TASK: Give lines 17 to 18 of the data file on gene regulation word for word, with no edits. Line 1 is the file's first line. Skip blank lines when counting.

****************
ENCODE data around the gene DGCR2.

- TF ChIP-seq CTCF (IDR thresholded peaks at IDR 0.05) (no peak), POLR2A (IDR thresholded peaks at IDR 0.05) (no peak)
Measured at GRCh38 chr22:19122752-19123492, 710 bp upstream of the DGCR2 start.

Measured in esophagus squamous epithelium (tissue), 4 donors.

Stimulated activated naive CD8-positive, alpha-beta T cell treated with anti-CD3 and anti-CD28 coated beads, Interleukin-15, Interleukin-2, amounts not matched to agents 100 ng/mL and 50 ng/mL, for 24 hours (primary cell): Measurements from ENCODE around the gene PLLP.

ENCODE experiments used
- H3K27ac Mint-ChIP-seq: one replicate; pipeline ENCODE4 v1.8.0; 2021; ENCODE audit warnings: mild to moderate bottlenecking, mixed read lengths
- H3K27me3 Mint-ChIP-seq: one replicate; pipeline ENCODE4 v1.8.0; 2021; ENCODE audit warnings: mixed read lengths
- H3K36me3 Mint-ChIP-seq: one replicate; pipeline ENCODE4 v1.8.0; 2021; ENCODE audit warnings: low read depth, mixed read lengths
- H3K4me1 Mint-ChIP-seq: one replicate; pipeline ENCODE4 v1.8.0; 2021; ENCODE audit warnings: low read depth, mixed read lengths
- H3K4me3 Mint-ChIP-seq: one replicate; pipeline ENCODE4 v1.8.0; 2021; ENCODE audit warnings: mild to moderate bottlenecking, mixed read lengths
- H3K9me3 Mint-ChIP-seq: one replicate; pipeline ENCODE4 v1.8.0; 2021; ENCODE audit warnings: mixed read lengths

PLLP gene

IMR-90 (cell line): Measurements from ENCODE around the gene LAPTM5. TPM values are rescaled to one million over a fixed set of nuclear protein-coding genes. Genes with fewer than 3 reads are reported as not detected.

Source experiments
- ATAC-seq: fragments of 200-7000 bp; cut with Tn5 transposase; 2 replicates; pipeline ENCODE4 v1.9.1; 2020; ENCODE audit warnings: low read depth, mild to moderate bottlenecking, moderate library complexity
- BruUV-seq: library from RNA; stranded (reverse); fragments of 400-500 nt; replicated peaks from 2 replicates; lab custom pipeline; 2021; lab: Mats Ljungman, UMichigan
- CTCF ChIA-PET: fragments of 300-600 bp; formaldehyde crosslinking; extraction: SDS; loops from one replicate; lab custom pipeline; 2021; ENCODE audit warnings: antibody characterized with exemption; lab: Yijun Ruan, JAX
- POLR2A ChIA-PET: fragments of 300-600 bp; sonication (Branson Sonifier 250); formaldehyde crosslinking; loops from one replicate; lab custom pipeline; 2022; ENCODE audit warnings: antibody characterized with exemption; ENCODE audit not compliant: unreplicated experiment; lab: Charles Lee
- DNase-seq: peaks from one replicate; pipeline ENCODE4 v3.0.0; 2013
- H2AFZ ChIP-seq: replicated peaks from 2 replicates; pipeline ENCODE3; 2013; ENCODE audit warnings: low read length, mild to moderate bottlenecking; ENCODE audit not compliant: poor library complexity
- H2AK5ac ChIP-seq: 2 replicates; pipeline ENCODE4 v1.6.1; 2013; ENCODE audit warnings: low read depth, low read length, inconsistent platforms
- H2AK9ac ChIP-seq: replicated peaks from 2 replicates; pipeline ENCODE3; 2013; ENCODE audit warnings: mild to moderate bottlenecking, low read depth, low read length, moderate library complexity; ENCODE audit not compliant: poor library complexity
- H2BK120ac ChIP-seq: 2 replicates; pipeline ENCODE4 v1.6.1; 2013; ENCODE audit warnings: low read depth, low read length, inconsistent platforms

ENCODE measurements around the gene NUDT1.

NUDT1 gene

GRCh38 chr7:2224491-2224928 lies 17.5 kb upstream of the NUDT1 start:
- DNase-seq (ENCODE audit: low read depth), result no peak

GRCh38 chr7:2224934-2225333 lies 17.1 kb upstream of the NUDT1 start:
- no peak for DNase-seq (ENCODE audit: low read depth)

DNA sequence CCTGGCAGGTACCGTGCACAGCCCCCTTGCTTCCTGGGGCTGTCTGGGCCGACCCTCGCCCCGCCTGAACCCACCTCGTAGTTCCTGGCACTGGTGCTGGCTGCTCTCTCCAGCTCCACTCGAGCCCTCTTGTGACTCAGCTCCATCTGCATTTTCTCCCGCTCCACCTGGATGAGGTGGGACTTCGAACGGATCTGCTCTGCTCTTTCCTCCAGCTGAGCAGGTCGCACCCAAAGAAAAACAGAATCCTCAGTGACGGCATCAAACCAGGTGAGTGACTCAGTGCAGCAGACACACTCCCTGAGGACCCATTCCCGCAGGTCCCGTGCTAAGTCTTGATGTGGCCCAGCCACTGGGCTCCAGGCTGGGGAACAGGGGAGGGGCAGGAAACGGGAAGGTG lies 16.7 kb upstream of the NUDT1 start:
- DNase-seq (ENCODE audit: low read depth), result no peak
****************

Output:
- BruUV-seq: library from RNA; stranded (reverse); fragments of 400-500 nt; replicated peaks from 2 replicates; lab custom pipeline; 2021; lab: Mats Ljungman, UMichigan
- CTCF ChIA-PET: fragments of 300-600 bp; formaldehyde crosslinking; extraction: SDS; loops from one replicate; lab custom pipeline; 2021; ENCODE audit warnings: antibody characterized with exemption; lab: Yijun Ruan, JAX